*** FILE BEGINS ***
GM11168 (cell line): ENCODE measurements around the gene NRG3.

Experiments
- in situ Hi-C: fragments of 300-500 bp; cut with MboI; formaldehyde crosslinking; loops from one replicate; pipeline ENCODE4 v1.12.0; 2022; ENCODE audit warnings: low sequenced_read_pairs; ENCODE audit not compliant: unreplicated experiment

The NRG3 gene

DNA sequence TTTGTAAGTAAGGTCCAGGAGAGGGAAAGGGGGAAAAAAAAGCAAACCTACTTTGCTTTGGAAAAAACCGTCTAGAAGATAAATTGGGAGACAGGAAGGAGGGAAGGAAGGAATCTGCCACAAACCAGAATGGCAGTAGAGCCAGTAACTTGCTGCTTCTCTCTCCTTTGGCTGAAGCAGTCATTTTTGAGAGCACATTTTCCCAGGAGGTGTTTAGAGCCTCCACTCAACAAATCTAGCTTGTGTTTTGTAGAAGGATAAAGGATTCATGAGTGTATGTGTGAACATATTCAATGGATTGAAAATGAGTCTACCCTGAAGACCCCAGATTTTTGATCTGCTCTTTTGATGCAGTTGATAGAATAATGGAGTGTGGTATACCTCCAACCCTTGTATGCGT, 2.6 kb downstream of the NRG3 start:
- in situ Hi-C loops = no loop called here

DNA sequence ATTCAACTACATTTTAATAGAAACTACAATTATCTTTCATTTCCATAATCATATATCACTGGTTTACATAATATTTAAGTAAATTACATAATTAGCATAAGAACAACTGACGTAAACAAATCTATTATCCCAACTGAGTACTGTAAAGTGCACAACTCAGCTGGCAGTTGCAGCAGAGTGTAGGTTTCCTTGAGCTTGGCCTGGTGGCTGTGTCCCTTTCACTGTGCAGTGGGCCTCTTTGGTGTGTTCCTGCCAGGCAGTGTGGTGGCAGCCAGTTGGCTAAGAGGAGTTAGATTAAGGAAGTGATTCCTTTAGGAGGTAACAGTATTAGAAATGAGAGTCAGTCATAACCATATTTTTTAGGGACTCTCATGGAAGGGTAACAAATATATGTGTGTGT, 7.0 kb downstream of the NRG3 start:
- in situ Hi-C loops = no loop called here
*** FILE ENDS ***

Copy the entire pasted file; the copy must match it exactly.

GM11168 (cell line): ENCODE measurements around the gene NRG3.

Experiments
- in situ Hi-C: fragments of 300-500 bp; cut with MboI; formaldehyde crosslinking; loops from one replicate; pipeline ENCODE4 v1.12.0; 2022; ENCODE audit warnings: low sequenced_read_pairs; ENCODE audit not compliant: unreplicated experiment

The NRG3 gene

DNA sequence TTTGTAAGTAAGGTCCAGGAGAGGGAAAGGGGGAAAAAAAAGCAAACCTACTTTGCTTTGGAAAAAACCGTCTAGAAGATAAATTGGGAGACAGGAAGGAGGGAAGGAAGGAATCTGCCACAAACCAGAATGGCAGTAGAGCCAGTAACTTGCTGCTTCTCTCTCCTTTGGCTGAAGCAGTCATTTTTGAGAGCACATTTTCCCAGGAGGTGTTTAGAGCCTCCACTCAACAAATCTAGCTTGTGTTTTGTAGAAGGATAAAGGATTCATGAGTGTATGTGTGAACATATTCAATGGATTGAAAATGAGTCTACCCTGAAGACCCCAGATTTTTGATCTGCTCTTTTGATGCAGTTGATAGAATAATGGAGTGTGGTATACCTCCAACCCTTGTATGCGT, 2.6 kb downstream of the NRG3 start:
- in situ Hi-C loops = no loop called here

DNA sequence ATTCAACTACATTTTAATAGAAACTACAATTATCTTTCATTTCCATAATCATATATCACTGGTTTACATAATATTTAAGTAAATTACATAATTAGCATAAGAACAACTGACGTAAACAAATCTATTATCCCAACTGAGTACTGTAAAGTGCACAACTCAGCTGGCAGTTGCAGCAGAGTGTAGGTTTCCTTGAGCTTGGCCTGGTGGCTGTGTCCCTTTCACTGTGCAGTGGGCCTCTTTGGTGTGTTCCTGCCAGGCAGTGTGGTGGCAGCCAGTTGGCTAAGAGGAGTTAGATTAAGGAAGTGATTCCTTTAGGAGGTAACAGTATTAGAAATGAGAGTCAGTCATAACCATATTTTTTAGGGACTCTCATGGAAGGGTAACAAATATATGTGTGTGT, 7.0 kb downstream of the NRG3 start:
- in situ Hi-C loops = no loop called here